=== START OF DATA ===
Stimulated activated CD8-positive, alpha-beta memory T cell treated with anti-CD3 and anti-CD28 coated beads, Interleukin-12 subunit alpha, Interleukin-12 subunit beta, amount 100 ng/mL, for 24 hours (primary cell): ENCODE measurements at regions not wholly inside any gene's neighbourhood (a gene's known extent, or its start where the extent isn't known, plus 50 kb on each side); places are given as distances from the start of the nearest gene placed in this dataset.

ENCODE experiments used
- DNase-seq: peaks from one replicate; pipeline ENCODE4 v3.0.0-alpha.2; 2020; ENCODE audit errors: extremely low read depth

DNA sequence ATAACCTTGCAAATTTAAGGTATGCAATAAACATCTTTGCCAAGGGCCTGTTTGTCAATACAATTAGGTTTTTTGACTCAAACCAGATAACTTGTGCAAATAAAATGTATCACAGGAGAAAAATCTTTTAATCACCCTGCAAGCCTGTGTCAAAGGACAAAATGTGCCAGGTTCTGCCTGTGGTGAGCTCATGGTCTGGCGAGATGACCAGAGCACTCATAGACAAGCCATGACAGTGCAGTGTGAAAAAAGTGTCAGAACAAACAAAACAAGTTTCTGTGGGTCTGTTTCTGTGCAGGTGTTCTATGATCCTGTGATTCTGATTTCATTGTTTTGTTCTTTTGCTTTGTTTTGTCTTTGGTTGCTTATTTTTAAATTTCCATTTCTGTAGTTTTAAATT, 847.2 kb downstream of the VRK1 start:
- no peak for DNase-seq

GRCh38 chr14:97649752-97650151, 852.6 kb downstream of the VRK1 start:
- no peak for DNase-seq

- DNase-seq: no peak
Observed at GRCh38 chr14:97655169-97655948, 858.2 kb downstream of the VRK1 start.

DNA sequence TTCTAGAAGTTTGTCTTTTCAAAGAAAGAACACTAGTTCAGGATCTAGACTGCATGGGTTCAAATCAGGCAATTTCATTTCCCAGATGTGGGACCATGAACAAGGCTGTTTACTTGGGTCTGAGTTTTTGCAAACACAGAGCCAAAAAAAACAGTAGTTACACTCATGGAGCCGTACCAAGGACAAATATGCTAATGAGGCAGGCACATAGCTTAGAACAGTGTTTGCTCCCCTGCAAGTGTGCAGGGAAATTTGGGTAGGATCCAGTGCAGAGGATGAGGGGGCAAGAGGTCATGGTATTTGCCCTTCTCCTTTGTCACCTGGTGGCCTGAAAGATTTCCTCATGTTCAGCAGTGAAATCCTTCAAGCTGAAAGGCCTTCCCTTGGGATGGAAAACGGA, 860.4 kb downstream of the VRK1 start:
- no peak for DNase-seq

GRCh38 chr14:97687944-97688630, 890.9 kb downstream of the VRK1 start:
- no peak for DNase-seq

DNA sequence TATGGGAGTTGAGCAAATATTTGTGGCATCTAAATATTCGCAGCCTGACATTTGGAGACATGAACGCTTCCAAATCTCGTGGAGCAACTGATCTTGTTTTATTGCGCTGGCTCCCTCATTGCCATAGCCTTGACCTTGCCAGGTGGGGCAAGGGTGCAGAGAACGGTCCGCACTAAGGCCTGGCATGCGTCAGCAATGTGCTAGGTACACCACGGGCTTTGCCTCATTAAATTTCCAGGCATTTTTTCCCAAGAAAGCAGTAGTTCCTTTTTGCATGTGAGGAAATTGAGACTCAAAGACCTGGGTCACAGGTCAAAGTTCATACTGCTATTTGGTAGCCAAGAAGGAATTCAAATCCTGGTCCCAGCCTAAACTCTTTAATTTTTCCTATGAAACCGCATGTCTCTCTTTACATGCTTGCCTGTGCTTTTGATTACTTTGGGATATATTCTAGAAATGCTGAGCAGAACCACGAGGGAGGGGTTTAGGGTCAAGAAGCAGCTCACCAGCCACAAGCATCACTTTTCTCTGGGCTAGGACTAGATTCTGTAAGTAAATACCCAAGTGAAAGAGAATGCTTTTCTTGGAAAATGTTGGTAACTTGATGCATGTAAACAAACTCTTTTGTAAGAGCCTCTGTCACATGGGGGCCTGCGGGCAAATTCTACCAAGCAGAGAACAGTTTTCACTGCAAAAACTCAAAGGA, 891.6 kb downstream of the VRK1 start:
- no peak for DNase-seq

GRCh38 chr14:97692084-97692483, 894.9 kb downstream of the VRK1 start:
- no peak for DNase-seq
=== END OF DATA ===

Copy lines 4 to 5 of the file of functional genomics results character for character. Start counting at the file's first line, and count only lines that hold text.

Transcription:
DNA sequence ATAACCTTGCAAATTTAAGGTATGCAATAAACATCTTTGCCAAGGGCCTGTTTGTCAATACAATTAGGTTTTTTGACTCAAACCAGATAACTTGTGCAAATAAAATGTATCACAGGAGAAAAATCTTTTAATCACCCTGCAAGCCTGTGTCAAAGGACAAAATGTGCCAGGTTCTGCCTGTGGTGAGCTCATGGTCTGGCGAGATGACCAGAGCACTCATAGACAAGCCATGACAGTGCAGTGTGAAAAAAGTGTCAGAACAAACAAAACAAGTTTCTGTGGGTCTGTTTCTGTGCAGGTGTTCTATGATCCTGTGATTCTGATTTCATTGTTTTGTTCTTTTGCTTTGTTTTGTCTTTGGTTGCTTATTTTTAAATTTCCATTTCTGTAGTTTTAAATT, 847.2 kb downstream of the VRK1 start:
- no peak for DNase-seq